The thread on Android Google Code about this issue has grown quite long over the years.  I asked for users to report if their devices had the bug; over the years every post has been a "yes" with the one exception being a Nexus 4 running Android 4.2.1.  A response from the Android team has never been posted.  It would seem that "Having accurate time is critical to everything we do at Google" is a bit of a stretch - because clearly it's not even worth talking about when the inaccuracy is on Android.

Update: I picked up a Nexus 7 running Android 4.2.2 and find that the time issue is resolved!  So to be fair, the issue existed for a long time but "Jelly Bean" seems to have resolved the issue. 

Sunday, February 24, 2013

Spectrum Analysis of a Smart Meter

We got our smart meter installed this past week, so of course I had to take a look at the RF signals coming from it. The results were very interesting!  I used the spectrum analyzer on an Anritsu S412E LMR Master™, which is fast enough to capture the 20 - 200 millisecond pulses in the 902 - 928 MHz ISM band coming from the PG&E electric smart meter (the meter itself was actually made by GE).

Summary of my findings?  As I expected, there's far more RF energy in the air from the TV and FM broadcast bands and cellular signals than from the smart meter's short-duration pulses.  You have to really hunt for the smart meter signals, which are buried underneath a lot of other stronger signals. 

Monday, January 21, 2013

The Un-Club: Validation

At ARRL Pacificon 2012 I presented "Club is a Four Letter Word" - during which I set forth the idea that most amateur radio clubs are hurting more than helping our hobby.  The thesis of my presentation was that, in the modern world where membership can be obtained by simply clicking the Like button on a Facebook page, and information on innumerable subjects can be obtained from YouTube and other sources, a traditional club structure is often not needed.  A recent article on the ARRL website entitled "The Un-Club" talked about many of these same ideas, and gave examples of how their group has rejected the traditional club model and the positive benefits from that approach.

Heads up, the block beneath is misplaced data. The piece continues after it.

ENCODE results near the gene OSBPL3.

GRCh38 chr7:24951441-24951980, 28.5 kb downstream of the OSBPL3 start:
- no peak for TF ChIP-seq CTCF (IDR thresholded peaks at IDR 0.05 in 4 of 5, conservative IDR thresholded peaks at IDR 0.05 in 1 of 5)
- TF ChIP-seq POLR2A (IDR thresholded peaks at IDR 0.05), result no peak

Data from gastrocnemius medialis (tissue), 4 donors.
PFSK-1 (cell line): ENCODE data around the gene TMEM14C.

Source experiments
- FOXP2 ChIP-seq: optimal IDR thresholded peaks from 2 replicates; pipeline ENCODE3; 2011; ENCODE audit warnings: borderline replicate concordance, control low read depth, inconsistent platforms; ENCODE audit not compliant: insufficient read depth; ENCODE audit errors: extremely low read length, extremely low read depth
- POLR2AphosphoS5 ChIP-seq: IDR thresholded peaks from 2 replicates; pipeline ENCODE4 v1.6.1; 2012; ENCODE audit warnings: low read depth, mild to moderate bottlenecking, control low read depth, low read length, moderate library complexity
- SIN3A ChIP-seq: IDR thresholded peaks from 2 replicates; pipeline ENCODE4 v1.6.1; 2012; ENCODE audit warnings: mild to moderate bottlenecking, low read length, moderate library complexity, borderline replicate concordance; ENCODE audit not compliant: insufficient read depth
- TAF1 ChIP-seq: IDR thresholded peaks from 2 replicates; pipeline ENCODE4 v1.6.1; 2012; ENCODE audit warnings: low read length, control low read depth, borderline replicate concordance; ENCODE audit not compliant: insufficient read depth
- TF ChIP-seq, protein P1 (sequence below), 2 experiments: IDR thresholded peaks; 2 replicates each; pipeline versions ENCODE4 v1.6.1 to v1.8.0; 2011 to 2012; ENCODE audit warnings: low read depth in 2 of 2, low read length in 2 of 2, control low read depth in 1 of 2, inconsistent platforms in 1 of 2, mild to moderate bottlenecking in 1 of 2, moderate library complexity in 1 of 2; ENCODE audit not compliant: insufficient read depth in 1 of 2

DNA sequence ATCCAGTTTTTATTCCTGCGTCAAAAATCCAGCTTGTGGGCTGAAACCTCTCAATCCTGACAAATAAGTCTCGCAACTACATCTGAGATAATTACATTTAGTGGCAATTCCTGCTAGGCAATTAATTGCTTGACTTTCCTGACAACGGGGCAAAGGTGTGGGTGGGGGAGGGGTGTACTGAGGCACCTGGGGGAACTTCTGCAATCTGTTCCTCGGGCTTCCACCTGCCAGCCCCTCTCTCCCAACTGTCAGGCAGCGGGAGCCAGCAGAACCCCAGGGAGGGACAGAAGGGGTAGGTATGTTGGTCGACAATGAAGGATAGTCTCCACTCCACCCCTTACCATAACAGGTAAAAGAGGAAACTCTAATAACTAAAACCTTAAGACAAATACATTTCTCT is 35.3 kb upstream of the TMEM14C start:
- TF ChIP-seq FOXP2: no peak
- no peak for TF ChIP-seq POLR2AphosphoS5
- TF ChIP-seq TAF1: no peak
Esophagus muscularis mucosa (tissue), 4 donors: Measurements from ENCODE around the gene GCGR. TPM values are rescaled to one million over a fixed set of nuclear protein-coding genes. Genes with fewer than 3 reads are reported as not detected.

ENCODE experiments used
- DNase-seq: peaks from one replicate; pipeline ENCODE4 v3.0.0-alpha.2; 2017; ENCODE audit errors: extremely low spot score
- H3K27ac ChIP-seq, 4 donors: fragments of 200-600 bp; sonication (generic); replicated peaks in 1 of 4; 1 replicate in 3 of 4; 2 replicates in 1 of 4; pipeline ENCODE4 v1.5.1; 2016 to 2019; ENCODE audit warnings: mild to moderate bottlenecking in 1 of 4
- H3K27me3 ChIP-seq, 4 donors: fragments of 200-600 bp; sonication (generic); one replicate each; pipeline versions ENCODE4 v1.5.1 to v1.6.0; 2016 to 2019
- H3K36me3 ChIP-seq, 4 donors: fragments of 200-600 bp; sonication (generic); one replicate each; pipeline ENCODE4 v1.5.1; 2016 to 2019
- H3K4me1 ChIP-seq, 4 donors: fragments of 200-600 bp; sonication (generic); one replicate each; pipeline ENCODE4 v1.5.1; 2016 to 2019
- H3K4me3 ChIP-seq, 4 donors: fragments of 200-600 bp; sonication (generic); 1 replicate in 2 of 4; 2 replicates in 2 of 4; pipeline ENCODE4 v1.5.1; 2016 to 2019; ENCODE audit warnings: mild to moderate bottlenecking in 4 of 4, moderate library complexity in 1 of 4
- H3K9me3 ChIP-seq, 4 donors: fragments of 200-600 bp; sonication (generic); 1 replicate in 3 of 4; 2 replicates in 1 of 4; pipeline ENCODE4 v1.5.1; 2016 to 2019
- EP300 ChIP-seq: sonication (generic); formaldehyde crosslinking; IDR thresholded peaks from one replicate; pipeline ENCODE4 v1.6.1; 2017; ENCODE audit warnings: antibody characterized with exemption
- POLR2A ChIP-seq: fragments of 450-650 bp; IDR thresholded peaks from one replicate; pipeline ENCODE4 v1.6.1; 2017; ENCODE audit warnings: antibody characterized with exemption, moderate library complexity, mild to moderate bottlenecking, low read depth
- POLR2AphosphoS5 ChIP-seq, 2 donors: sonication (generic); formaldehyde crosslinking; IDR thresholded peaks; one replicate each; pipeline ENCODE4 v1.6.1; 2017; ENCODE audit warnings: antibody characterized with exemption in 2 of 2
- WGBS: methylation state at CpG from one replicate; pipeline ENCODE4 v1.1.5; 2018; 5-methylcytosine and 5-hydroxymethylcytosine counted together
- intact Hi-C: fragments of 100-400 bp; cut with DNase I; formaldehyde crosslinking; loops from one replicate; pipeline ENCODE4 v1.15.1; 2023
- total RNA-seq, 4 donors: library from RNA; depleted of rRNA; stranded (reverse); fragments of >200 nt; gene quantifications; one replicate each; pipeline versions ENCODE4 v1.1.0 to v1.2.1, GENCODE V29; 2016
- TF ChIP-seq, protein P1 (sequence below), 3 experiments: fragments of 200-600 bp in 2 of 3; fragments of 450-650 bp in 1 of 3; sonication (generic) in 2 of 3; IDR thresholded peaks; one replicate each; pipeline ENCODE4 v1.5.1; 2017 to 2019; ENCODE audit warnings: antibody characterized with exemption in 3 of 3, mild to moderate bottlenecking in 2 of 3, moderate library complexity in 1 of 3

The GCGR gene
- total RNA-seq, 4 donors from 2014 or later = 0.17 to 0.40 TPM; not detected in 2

Consider Bay-Net in the San Francisco Bay Area.  It's increasingly one of the more popular amateur radio groups in the region, with a popular linked analog repeater system and D-Star node.  Bay-Net has no members; if you're on the email list, you're in the group.  Bay-Net doesn't hold regular meetings, except for a once-per-year gathering at which goals for the coming year are set forth for consideration and an informal expo is held where members bring in projects to share and discuss.  There are three "board members" (required to maintain the Bay-Net vanity callsign WW6BAY) but they're not treated any differently than anyone else and most of them group doesn't even know who they are.  We host a Field Day site every year and usually come in last place because we spend all of our time playing around with radios and gadgets instead of making contacts, but we always learn something. There are no dues; if we need to buy something we ask for donations and people step up. 

One of the great things about Bay-Net has been that it's attracted a lot of younger operators, which I credit in part to the "not a club" approach.  I encourage you to consider whether your club might be more efficient, more effective, and more inviting if it wasn't a club at all.

Update: As if to yet again validate this idea, I received an email from a local club that allows non-members to monitor their mailing list:

We are having an election to make a change in the By-Laws. The proposed change is shown in RED LINE in the attached petition and adds the words "more than once" to the end of Article IV, Section 1 of the By-Laws. In essence the proposal is that the By-Laws be amended in order to allow officers to serve up to two one year terms in a row rather than only one term as presently provided. It would not extend officer terms and all officers would still stand for election each year at the April meeting.

Update, Part II: I keep getting comments (here and on my G+ post) about the importance of f2f interaction and why clubs provide that.  Let me clarify: I'm not saying that Bay-Net never interacts f2f.  We meet up all the time, for a variety of reasons.  We just don't do it *formally*.  If we need or want to meet, we do.  What we don't do is waste time with minutes, financial reports, committee reports, voting, etc.